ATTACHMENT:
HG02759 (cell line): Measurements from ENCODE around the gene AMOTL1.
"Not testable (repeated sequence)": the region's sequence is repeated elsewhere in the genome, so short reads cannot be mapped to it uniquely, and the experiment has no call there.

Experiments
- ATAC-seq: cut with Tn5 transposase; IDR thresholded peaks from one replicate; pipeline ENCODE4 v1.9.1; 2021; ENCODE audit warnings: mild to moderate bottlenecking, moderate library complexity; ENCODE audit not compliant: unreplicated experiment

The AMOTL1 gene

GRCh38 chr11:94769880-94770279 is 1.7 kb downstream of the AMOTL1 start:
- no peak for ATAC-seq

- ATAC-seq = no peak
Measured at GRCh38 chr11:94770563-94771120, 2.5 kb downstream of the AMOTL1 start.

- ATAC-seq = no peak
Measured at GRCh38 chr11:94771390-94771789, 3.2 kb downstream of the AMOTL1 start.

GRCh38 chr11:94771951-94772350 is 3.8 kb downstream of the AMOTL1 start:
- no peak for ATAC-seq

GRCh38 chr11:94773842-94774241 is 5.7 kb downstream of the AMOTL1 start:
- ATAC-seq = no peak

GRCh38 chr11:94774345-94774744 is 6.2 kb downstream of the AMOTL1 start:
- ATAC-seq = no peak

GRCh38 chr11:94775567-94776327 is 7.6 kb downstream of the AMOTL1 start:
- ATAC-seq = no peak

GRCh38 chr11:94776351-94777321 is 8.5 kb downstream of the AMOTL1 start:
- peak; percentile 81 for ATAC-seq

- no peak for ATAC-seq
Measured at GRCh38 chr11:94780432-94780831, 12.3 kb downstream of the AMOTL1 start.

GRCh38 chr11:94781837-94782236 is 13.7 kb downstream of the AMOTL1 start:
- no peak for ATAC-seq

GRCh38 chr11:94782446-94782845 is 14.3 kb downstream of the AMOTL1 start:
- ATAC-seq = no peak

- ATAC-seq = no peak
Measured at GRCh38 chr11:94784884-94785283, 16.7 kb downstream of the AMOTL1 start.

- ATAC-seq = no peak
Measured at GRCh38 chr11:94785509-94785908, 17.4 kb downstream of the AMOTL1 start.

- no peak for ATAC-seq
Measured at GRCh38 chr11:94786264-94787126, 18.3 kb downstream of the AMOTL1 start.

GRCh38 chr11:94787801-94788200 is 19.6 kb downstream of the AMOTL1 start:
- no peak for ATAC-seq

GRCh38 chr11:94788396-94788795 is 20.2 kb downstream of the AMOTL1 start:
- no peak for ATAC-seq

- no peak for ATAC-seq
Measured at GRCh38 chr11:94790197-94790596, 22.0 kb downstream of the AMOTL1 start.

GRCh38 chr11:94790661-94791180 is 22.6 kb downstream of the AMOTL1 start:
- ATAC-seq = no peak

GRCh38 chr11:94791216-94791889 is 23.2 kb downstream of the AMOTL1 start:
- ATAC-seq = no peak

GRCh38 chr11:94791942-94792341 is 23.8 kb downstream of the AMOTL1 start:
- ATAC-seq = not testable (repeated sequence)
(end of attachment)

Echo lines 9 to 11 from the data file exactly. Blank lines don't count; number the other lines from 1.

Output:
Measured at GRCh38 chr11:94770563-94771120, 2.5 kb downstream of the AMOTL1 start.

- ATAC-seq = no peak
Measured at GRCh38 chr11:94771390-94771789, 3.2 kb downstream of the AMOTL1 start.